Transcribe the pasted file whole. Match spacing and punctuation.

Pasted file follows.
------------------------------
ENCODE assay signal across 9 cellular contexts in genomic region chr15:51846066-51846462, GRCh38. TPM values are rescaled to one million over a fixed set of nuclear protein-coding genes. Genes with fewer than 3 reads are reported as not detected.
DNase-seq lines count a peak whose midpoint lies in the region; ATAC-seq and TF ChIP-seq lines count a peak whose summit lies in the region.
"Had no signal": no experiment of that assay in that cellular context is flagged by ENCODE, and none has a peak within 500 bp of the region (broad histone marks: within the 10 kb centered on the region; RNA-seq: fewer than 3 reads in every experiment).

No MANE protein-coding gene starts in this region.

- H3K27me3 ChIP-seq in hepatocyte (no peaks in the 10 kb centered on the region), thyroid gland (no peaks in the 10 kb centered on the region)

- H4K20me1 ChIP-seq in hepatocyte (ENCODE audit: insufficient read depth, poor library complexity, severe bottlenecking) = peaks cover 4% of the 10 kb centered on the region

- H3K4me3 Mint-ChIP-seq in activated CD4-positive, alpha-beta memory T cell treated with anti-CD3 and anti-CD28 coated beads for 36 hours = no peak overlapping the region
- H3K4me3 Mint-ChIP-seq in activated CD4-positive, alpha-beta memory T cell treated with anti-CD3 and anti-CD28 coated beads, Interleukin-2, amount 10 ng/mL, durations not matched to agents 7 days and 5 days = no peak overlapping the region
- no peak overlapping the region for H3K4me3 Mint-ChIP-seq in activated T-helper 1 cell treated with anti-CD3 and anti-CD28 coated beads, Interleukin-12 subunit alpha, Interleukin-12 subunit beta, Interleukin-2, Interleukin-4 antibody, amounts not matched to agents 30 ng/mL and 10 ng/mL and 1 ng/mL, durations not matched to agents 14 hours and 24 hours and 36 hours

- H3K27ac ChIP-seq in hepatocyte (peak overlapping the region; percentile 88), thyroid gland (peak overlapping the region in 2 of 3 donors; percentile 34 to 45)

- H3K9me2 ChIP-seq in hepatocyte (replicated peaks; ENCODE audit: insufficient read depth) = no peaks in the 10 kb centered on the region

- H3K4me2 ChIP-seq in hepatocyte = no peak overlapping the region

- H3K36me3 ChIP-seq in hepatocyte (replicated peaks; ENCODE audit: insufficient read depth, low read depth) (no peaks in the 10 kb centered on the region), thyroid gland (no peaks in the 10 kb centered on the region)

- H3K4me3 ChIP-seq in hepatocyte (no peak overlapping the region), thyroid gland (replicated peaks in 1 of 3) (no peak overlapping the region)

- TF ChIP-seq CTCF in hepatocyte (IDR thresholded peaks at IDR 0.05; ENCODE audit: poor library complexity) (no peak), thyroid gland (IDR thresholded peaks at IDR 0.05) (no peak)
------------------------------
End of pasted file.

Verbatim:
ENCODE assay signal across 9 cellular contexts in genomic region chr15:51846066-51846462, GRCh38. TPM values are rescaled to one million over a fixed set of nuclear protein-coding genes. Genes with fewer than 3 reads are reported as not detected.
DNase-seq lines count a peak whose midpoint lies in the region; ATAC-seq and TF ChIP-seq lines count a peak whose summit lies in the region.
"Had no signal": no experiment of that assay in that cellular context is flagged by ENCODE, and none has a peak within 500 bp of the region (broad histone marks: within the 10 kb centered on the region; RNA-seq: fewer than 3 reads in every experiment).

No MANE protein-coding gene starts in this region.

- H3K27me3 ChIP-seq in hepatocyte (no peaks in the 10 kb centered on the region), thyroid gland (no peaks in the 10 kb centered on the region)

- H4K20me1 ChIP-seq in hepatocyte (ENCODE audit: insufficient read depth, poor library complexity, severe bottlenecking) = peaks cover 4% of the 10 kb centered on the region

- H3K4me3 Mint-ChIP-seq in activated CD4-positive, alpha-beta memory T cell treated with anti-CD3 and anti-CD28 coated beads for 36 hours = no peak overlapping the region
- H3K4me3 Mint-ChIP-seq in activated CD4-positive, alpha-beta memory T cell treated with anti-CD3 and anti-CD28 coated beads, Interleukin-2, amount 10 ng/mL, durations not matched to agents 7 days and 5 days = no peak overlapping the region
- no peak overlapping the region for H3K4me3 Mint-ChIP-seq in activated T-helper 1 cell treated with anti-CD3 and anti-CD28 coated beads, Interleukin-12 subunit alpha, Interleukin-12 subunit beta, Interleukin-2, Interleukin-4 antibody, amounts not matched to agents 30 ng/mL and 10 ng/mL and 1 ng/mL, durations not matched to agents 14 hours and 24 hours and 36 hours

- H3K27ac ChIP-seq in hepatocyte (peak overlapping the region; percentile 88), thyroid gland (peak overlapping the region in 2 of 3 donors; percentile 34 to 45)

- H3K9me2 ChIP-seq in hepatocyte (replicated peaks; ENCODE audit: insufficient read depth) = no peaks in the 10 kb centered on the region

- H3K4me2 ChIP-seq in hepatocyte = no peak overlapping the region

- H3K36me3 ChIP-seq in hepatocyte (replicated peaks; ENCODE audit: insufficient read depth, low read depth) (no peaks in the 10 kb centered on the region), thyroid gland (no peaks in the 10 kb centered on the region)

- H3K4me3 ChIP-seq in hepatocyte (no peak overlapping the region), thyroid gland (replicated peaks in 1 of 3) (no peak overlapping the region)

- TF ChIP-seq CTCF in hepatocyte (IDR thresholded peaks at IDR 0.05; ENCODE audit: poor library complexity) (no peak), thyroid gland (IDR thresholded peaks at IDR 0.05) (no peak)